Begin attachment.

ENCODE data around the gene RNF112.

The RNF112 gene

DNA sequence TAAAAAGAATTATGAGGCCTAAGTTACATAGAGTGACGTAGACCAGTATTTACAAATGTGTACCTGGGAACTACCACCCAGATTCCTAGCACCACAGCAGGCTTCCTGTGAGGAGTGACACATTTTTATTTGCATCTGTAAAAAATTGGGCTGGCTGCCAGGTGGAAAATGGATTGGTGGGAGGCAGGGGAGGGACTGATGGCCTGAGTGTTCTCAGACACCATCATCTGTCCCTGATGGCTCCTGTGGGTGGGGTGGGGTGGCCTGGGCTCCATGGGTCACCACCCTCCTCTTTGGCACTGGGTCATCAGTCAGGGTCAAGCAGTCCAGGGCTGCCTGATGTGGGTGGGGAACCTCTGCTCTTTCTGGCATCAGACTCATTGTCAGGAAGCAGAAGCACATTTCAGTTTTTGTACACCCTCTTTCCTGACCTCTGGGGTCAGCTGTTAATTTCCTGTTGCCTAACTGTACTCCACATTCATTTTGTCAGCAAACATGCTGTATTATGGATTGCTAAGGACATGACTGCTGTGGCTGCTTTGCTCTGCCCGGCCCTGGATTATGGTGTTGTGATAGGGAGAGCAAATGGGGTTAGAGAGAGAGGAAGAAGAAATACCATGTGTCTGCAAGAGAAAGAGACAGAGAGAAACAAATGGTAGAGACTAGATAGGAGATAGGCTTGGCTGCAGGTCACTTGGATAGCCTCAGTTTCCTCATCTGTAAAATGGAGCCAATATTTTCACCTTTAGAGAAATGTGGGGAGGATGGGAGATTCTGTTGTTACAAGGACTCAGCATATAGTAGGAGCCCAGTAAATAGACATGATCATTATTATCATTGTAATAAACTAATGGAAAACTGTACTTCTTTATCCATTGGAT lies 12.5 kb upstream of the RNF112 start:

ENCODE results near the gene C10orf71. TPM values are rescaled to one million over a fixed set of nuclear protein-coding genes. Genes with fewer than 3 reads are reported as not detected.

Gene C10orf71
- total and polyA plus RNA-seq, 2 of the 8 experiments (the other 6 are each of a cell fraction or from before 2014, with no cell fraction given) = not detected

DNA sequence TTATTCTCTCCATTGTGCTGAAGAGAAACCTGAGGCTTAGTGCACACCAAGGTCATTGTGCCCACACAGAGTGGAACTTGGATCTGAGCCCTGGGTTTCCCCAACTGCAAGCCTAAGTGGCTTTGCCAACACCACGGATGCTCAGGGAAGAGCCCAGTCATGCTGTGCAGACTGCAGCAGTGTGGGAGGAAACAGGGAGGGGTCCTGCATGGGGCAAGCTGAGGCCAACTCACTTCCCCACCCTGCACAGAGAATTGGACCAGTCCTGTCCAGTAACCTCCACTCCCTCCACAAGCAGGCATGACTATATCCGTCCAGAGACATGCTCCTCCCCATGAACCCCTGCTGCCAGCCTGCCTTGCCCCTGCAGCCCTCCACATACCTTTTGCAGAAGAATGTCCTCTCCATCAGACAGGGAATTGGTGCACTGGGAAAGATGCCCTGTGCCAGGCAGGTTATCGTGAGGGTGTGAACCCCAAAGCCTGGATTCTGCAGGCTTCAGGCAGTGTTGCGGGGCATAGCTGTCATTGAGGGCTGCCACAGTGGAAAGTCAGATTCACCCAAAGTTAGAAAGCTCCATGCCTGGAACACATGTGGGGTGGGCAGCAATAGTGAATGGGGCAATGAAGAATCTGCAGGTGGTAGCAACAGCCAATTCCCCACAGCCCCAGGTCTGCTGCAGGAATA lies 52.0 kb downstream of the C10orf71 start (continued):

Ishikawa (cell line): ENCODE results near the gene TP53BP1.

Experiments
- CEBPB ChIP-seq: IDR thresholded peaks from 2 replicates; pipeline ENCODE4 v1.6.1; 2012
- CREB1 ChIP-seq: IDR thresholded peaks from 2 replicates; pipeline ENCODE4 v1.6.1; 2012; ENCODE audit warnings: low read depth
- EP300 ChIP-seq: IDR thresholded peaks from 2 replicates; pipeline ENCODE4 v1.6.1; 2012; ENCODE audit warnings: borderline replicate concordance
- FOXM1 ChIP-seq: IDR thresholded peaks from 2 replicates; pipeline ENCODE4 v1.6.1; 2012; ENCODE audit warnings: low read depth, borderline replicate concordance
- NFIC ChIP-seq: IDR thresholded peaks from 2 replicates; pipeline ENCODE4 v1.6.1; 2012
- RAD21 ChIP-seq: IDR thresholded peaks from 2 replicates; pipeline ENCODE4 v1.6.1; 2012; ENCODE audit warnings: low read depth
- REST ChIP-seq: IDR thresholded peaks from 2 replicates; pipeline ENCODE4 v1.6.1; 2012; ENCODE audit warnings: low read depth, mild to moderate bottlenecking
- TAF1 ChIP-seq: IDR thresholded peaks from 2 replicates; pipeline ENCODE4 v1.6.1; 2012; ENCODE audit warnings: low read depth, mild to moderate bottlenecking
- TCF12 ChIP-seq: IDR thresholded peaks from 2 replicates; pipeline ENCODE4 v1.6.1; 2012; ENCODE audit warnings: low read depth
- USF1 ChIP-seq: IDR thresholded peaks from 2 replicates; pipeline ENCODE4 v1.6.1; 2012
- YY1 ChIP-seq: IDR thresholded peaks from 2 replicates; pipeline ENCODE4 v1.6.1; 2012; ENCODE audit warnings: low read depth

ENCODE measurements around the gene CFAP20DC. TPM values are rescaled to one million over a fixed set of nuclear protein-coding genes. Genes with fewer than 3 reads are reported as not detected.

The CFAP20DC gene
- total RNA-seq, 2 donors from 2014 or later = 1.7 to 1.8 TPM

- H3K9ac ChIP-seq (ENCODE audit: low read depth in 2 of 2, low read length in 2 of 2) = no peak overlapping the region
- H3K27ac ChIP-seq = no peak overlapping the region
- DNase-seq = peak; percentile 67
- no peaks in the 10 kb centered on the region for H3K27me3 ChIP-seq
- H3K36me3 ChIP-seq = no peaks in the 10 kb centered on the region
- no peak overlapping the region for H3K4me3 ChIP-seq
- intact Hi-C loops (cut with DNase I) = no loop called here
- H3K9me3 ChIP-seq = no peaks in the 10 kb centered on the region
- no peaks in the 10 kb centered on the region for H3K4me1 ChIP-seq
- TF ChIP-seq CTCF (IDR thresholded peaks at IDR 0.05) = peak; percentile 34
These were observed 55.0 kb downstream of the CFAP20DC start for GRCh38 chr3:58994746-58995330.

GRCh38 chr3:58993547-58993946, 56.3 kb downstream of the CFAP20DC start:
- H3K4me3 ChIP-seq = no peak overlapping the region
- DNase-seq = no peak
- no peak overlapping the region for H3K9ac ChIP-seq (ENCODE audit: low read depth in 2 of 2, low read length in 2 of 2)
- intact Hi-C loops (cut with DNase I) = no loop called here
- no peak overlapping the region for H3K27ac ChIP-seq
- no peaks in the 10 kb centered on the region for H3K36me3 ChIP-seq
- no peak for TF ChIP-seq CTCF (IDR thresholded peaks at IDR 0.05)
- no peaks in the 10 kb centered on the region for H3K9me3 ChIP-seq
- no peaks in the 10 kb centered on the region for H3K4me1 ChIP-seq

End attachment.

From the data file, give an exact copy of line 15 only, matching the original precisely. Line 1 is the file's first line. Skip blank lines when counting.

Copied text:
- RAD21 ChIP-seq: IDR thresholded peaks from 2 replicates; pipeline ENCODE4 v1.6.1; 2012; ENCODE audit warnings: low read depth